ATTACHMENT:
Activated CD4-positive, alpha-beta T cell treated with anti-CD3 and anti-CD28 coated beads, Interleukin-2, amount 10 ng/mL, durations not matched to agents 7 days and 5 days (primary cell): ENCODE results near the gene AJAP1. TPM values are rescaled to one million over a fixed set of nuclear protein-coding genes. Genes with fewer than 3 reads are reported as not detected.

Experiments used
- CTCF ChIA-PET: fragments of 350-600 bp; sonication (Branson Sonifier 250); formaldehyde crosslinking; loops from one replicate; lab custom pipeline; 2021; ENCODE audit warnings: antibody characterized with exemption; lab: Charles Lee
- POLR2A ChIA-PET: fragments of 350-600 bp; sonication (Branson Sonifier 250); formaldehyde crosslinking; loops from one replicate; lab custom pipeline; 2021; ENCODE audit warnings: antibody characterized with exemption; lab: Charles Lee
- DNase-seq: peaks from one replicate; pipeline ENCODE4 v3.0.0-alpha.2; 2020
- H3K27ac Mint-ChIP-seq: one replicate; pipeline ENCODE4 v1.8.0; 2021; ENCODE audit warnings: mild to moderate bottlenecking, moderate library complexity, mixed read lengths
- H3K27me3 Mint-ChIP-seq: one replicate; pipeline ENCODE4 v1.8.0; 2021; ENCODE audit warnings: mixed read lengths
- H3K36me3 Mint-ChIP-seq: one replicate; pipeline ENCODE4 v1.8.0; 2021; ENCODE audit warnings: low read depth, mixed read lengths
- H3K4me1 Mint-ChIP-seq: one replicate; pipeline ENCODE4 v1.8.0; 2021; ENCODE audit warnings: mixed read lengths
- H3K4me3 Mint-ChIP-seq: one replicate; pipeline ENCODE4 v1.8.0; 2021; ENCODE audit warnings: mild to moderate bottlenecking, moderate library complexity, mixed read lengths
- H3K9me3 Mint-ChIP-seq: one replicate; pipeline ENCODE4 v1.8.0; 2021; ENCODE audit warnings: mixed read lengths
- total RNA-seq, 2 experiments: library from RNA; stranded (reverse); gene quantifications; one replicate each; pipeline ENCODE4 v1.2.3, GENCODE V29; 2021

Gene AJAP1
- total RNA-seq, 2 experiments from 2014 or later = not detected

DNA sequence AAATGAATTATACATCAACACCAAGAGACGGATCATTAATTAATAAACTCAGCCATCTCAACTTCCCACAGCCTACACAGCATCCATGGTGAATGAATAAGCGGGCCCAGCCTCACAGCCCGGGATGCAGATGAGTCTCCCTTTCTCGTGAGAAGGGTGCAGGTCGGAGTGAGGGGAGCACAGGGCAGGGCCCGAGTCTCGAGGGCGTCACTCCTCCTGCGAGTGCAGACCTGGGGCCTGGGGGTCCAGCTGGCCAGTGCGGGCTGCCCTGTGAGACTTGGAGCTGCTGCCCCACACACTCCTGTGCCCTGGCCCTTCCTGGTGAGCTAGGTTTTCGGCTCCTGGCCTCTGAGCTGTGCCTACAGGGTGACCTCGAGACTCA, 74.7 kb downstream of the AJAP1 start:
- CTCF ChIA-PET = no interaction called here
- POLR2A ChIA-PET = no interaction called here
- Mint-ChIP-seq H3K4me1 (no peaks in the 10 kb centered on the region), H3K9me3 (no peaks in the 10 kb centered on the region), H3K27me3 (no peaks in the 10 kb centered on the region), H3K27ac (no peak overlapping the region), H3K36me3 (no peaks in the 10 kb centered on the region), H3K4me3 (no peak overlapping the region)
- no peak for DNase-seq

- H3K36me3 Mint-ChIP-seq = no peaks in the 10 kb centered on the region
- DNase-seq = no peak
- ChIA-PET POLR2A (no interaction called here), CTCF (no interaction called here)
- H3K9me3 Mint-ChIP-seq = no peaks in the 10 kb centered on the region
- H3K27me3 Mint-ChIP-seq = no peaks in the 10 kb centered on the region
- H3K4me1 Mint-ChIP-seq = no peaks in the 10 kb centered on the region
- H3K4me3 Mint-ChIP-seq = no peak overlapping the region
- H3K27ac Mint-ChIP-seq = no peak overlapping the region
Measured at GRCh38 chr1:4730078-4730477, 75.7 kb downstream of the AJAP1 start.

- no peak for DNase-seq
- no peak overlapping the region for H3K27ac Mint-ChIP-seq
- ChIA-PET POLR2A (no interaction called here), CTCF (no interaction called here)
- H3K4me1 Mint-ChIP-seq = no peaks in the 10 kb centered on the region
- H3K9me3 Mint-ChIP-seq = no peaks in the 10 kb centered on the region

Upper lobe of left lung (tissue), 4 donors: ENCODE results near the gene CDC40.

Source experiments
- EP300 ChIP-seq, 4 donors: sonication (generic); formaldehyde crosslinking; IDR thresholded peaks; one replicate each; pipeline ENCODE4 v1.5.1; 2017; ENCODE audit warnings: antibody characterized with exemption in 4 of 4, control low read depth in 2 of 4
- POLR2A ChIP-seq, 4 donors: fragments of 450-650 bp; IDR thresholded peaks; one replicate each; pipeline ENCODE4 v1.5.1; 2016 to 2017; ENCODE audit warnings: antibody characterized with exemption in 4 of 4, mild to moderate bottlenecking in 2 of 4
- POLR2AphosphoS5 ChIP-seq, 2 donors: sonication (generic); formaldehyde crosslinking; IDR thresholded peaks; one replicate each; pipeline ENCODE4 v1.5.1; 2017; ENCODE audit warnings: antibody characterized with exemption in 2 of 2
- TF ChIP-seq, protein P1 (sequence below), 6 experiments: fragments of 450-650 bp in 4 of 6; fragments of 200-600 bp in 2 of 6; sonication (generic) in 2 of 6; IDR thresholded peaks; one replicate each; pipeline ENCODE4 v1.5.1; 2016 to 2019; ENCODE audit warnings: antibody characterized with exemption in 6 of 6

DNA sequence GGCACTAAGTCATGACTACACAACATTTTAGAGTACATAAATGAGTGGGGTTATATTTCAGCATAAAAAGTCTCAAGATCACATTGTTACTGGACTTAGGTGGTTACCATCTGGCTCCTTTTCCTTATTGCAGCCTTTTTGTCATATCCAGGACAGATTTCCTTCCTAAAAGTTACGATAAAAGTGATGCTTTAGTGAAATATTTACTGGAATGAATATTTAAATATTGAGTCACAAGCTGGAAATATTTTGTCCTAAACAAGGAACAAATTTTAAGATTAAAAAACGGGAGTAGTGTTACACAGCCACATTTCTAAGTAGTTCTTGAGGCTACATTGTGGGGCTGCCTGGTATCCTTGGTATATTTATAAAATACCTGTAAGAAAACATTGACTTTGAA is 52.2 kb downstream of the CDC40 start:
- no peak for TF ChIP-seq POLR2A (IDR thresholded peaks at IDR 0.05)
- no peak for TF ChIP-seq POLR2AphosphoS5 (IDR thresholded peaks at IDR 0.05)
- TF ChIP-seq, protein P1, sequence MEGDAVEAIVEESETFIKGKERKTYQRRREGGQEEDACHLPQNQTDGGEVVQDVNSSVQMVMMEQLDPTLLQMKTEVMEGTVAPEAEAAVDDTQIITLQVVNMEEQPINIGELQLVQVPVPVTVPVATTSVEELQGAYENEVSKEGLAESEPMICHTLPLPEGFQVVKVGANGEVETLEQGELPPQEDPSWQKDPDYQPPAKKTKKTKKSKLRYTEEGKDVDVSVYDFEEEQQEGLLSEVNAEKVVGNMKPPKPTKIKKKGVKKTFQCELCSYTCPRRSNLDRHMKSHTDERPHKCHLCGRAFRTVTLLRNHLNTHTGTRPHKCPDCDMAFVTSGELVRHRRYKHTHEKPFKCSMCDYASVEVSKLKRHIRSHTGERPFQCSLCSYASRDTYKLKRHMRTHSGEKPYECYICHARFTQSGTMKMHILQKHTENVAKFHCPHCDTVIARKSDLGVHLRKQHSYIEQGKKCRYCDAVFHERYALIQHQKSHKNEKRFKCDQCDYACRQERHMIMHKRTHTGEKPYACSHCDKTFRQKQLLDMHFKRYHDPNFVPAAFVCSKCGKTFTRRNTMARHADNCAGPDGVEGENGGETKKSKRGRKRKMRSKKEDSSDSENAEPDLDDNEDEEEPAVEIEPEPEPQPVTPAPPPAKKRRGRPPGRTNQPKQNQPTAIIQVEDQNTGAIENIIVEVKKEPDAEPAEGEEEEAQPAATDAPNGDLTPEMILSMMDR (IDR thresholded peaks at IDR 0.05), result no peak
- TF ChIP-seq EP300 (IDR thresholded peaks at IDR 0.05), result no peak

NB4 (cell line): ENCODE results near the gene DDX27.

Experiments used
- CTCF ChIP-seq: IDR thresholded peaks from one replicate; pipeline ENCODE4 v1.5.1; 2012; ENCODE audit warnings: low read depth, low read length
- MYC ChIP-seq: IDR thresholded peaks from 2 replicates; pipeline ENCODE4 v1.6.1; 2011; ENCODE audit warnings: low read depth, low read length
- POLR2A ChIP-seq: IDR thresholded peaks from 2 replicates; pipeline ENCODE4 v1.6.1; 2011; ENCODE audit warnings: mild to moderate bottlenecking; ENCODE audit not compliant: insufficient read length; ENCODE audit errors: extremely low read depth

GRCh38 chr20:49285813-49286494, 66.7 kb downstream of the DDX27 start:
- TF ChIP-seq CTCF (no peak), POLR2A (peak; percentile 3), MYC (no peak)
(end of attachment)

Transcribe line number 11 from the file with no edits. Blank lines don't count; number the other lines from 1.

- H3K9me3 Mint-ChIP-seq: one replicate; pipeline ENCODE4 v1.8.0; 2021; ENCODE audit warnings: mixed read lengths